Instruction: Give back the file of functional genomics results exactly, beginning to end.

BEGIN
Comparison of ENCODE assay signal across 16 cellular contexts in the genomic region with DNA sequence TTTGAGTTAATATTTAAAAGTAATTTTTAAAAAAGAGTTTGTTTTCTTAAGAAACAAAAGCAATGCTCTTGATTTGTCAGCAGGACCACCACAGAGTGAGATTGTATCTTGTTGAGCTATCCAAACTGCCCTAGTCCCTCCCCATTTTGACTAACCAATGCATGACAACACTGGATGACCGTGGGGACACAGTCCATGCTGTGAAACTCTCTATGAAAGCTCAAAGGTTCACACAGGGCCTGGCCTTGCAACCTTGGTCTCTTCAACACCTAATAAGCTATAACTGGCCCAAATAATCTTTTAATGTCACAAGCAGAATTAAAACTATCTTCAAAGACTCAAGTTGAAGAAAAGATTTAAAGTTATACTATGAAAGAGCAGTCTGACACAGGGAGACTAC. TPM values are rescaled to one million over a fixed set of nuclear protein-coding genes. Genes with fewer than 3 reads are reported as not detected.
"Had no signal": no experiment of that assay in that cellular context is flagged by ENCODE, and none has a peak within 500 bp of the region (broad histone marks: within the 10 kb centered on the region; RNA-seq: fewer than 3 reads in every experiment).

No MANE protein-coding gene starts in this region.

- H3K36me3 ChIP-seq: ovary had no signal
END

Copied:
Comparison of ENCODE assay signal across 16 cellular contexts in the genomic region with DNA sequence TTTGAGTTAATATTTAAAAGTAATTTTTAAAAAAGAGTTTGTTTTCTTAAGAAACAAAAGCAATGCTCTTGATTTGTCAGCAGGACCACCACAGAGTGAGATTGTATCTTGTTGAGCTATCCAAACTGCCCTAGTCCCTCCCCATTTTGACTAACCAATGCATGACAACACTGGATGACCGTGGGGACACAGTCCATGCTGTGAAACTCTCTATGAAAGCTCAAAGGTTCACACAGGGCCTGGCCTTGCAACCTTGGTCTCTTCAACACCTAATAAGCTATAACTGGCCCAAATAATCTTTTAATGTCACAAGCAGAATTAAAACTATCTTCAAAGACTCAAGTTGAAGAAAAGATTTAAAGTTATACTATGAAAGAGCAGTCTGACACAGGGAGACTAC. TPM values are rescaled to one million over a fixed set of nuclear protein-coding genes. Genes with fewer than 3 reads are reported as not detected.
"Had no signal": no experiment of that assay in that cellular context is flagged by ENCODE, and none has a peak within 500 bp of the region (broad histone marks: within the 10 kb centered on the region; RNA-seq: fewer than 3 reads in every experiment).

No MANE protein-coding gene starts in this region.

- H3K36me3 ChIP-seq: ovary had no signal